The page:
Postecoglou backs Cormack’s decision to stick with Goodwin

Ange Postecoglou has spoken out in support of the Aberdeen chairman’s decision to keep Jim Goodwin in his managerial role at Aberdeen following a dreadful loss of form including that Scottish Cup exit to sixth tier junior side Darvel.

Goodwin has allowed his team to drop a few places in the league after suffering a string of defeats. Aberdeen fans have had a rough time by losing two injury time goals to theRangers, which resulted in the Dons losing 3-2 at home, and also losing 5-0 to their league rivals Hearts didn’t help Goodwin’s case.

However, the largest blow to Goodwin was Aberdeen’s 1-0 defeat to Darvel, who are approximately 56 league places behind the Dons, and proved to be one of the biggest upsets in Scottish football. Despite this, the Aberdeen chairman, Dave Cormack, has decided to allow Jim Goodwin a final chance to save his position in the club.

Carl Starfelt and Luis Duk Lopes during the Cinch Scottish Premiership match between Aberdeen and Celtic at Pittodrie on 17 December 2022. Photo Stephen Dobson PSI

And yesterday Celtic manager Ange Postecoglou supported the decision made by Cormack, preaching patience from the Aberdeen fans as he believes plenty of teams have been known to quickly turn around their fortunes.  As reported by the Scotsman, Ange explained his thoughts on Goodwin’s difficult position at Aberdeen.

“You understand that everyone has their own challenges. Even guys who are going well, you don’t just sit back and think they have got it easy by any stretch. Everyone is under pressure in certain ways. These days, clubs tend to be pretty quick to pull the trigger,” the Celtic manager noted.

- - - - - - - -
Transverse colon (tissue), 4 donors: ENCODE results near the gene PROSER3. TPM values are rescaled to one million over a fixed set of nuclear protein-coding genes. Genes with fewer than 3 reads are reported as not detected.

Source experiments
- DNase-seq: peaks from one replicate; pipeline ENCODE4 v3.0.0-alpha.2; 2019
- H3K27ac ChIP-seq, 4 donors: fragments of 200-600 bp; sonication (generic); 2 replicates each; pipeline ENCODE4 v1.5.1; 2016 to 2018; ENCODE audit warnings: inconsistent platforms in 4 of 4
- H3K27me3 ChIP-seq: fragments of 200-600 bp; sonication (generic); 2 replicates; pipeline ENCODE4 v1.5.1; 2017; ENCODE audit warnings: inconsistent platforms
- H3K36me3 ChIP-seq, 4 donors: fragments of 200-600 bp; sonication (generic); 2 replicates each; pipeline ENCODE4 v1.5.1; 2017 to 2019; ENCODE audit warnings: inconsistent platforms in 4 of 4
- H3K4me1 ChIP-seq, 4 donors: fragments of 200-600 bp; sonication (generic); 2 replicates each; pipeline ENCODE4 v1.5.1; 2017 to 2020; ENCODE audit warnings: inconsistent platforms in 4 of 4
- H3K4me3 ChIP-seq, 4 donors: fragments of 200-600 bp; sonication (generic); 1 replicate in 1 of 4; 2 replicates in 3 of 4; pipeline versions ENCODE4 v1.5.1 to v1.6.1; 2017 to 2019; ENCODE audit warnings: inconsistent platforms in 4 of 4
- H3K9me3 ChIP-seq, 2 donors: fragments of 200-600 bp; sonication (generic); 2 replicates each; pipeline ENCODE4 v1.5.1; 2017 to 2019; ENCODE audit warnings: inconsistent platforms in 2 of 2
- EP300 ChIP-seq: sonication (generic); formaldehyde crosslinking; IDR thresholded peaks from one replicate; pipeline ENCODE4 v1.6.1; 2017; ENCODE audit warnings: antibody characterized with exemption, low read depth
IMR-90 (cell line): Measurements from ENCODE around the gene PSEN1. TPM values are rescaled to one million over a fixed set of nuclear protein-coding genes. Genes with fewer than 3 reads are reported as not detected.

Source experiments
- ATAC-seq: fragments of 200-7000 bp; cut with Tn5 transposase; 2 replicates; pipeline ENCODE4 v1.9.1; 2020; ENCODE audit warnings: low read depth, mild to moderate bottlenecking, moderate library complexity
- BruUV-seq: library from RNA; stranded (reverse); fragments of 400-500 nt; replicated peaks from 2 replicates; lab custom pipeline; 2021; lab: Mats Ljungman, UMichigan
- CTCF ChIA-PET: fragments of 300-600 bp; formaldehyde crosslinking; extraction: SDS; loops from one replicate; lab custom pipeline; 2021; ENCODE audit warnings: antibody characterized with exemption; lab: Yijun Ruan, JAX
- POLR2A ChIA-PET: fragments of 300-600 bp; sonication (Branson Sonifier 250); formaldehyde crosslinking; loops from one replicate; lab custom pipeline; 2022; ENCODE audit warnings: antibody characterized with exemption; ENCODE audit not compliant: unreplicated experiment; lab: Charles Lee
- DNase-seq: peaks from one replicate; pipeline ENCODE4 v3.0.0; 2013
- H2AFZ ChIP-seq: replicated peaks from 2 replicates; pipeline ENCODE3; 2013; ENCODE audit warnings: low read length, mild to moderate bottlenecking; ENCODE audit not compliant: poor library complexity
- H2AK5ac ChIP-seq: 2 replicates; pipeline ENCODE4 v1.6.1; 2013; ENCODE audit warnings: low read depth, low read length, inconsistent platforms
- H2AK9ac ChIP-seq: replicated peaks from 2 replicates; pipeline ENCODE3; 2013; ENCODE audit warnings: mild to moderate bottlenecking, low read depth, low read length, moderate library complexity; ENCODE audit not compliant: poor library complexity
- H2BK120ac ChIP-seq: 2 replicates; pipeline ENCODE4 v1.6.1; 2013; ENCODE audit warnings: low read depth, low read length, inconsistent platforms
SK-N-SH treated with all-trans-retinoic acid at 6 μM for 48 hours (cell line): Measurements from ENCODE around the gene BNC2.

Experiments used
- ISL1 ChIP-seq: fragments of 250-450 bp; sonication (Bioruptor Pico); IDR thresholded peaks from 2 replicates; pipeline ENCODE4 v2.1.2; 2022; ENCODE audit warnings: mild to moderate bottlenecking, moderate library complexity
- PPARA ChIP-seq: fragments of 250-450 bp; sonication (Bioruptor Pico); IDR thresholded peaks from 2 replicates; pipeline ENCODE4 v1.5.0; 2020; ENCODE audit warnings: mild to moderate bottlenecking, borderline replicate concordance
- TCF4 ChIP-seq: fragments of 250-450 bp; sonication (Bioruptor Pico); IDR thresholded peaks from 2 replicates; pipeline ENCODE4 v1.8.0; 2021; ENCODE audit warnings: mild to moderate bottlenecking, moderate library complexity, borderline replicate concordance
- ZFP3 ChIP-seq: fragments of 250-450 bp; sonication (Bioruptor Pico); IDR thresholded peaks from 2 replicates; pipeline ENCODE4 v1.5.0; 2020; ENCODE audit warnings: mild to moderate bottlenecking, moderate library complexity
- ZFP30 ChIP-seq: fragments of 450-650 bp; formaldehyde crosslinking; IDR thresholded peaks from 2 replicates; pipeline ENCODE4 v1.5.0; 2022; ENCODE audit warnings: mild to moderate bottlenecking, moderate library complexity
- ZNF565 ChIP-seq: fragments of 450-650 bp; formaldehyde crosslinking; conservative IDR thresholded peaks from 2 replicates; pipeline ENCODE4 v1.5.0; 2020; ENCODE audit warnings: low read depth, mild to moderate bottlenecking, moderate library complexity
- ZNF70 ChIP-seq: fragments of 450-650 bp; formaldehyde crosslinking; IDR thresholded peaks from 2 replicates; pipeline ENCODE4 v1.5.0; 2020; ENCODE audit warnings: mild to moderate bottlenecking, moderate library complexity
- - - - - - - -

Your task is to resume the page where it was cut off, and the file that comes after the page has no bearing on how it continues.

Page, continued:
“The one thing that has proven is that that is no recipe for success. Any clubs changing managers on a regular basis rarely have any sustained success. The guy who is on top of the Premier League at the moment, Mikel Arteta, is a guy who people were calling for his head not long ago. Now he’s the best manager in the league.

“The best clubs tend to pick the people that they think are the right ones for the job and then support them to get the job done. Someone mentioned it, Robbie Neilson at Hearts. He’s done a fantastic job the last three years and it wasn’t that long ago with him (who was under pressure). If they had changed him, they could have changed another half a dozen since then and probably not the success they have had now,” Ange argued.

“All of us have family and friends around us who can be that support network that you need. Aside from that, I think there is a general respect that all managers have for each other and an understanding for each other. We all feel for guys who are going through a tough time in our roles because we know that could be us one day. So, there is a respect there.

“It’s getting tougher, for sure. The scrutiny is a lot greater due to the way we communicate these days. I’ve said it before, when I first started, I could wait until Monday’s papers to read about how poor I was. Now it’s happening before the final whistle goes because of social media. Young managers are having to deal with that a lot more, but, again, it’s about finding the right mechanisms to cope with that.”

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